Two and Half Lost Concepts

As Stacey mentioned in her last blog post, she’s a fan of the television show Lost, as I am too. Often our final few minutes of study group will discuss the numerous theories regarding the Lost castaways and their island stories and sideways stories. For 5 minutes or so, it’s nice to get lost in something besides certification!

The latest saga in the certification path leads us down the road to Producing HTML output. And somehow, these concepts seemed vaguely familiar to me. So perhaps in a parallel universe, I too have a sideways story! But, it’s time to get back to our journey towards becoming SAS Certified.

During our study group, there was some confusion regarding absolute and relative URLs. After some discussion, we decided to ask the SAS community to comment on when you use either of these. I understand that relative URLs are simple. But, considering the possible maintenance required with relative URLs, I’m wondering how often these are used. It seems like an absolute URL would be the best bet for the long term. Is that a correct assumption?

Another concept I’m still trying to understand is in one of the questions I missed in the quiz. Below is the question and answer.

When the code shown below is run, what file will be loaded by the links in D:Outputcontents.html?

D:\Output\contents.html? 

     ods html body=’d:\output\body.html’
          contents=’d:\output\contents.html’
          frame=d:\output\frame.html’;

  1. D:Outputbody.html
  2. D:Outputcontents.html
  3. D:Outputframe.html
  4. There are no links from the file D:Outputcontents.html

The correct answer is: A. I’m looking for some clarification here other than the one-liner in the back of the book stating that the contents= option creates a table of contents that contains body links.

If you’re struggling with ODS or would like additional information on ODS topics, check out our new SAS Press book Output Delivery System: The Basics and Beyond by Lauren Haworth, Cynthia Zender and Michele Burlew.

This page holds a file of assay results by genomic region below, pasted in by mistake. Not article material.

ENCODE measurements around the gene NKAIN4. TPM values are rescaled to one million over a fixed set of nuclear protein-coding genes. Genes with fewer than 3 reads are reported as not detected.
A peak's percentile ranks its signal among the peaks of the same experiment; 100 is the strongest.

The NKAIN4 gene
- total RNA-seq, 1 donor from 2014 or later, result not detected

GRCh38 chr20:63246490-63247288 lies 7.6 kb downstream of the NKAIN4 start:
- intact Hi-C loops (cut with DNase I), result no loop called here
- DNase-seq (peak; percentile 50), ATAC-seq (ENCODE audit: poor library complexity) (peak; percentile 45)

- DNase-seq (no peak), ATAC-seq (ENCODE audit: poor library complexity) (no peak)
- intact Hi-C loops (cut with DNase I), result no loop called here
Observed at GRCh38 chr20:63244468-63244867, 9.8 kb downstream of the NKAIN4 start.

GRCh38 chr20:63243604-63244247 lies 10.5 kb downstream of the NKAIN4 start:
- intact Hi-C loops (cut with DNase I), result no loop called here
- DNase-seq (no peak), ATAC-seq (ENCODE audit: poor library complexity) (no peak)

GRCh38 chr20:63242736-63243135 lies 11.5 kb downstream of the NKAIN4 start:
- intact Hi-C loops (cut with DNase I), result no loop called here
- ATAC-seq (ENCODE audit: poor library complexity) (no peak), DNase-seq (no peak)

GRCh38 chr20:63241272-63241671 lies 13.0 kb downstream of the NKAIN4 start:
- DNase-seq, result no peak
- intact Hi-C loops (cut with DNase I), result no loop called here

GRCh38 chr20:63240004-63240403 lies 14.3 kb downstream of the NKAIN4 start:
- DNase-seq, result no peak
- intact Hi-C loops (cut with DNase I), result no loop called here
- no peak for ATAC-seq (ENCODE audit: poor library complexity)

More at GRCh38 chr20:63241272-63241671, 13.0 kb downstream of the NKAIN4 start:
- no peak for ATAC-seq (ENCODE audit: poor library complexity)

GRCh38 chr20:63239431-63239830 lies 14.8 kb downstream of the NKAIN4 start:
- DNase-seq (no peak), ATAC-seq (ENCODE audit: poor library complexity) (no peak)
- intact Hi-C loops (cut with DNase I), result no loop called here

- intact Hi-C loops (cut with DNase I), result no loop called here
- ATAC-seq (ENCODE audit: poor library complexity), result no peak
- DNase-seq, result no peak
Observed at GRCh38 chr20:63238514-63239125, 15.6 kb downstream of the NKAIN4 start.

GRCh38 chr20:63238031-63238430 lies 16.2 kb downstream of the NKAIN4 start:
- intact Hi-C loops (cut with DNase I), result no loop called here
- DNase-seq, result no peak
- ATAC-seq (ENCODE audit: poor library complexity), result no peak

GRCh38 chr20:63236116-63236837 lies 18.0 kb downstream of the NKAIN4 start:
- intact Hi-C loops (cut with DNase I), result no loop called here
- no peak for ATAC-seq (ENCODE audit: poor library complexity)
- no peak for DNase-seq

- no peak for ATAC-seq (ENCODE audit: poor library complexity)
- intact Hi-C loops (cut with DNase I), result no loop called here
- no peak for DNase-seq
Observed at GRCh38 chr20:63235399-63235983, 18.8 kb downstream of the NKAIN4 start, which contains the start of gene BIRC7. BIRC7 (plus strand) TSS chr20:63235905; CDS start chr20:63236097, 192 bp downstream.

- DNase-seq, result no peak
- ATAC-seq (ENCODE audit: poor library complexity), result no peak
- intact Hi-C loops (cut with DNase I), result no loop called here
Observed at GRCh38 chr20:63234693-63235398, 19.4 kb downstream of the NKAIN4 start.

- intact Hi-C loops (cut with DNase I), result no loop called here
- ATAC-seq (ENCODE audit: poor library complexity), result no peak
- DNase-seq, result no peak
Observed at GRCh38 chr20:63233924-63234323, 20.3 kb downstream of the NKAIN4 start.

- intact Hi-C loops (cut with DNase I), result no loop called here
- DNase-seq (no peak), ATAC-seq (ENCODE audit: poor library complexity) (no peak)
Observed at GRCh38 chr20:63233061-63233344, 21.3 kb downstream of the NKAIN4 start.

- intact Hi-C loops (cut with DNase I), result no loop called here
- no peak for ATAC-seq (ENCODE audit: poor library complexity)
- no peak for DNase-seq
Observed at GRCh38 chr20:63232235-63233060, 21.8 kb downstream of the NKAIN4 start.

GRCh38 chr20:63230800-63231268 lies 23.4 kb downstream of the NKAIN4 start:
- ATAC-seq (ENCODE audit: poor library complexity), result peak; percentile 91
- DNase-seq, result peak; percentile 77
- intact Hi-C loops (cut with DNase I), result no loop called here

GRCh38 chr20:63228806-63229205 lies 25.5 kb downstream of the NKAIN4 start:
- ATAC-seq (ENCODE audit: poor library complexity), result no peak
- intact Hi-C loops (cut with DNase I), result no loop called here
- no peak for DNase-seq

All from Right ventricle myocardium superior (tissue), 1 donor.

tags: certification, ods, PROC CERTIFY, programming, sas

2 Comments

  1. Rajesh
    Posted March 30, 2010 at 7:00 am | Permalink

    Just remember what a table of contents(TOC) is in Microsoft Word. A TOC is nothing but a collection of headers from each section in the document with link to the corresponding section. So when you do a click (or Ctrl-Click), Word will take you to the corresponding section.
    Now coming to SAS. Say you submit 10 procedures and create the output in HTML using ODS. The one output file (*body.html*) contains output for 10 procedures. When you use the contents= option, you are creating another html file with just the TOC. The TOC will contain 10 rows, each linking to the particular proc output within *body.html*.
    Clicking on any of the item listed in TOC will lead you to the actual content, which is present in *body.html*. That is why, the answer is A.
    If you are also using the frames= option, you are creating another file which only contains a link to the TOC and a link to the body. So remember, your actual data is stored in just one file. Contents and Frame are files with links (Although very useful if the body contains output of multiple procedures).
    Wish you all the very best for your certification!

  2. Irfan Khan
    Posted April 22, 2010 at 11:11 am | Permalink

    Hi!
    The question asked is "what file will be loaded by the links in" D:Outputcontents.html? .
    Certainly Contents.html file has the links to each outputs. And all outputs are printed in body.html.
    So when we click these links in Contents.html, body.html will be loaded.
    Hope this clears your question.
    Thanks,
    Irfan Khan

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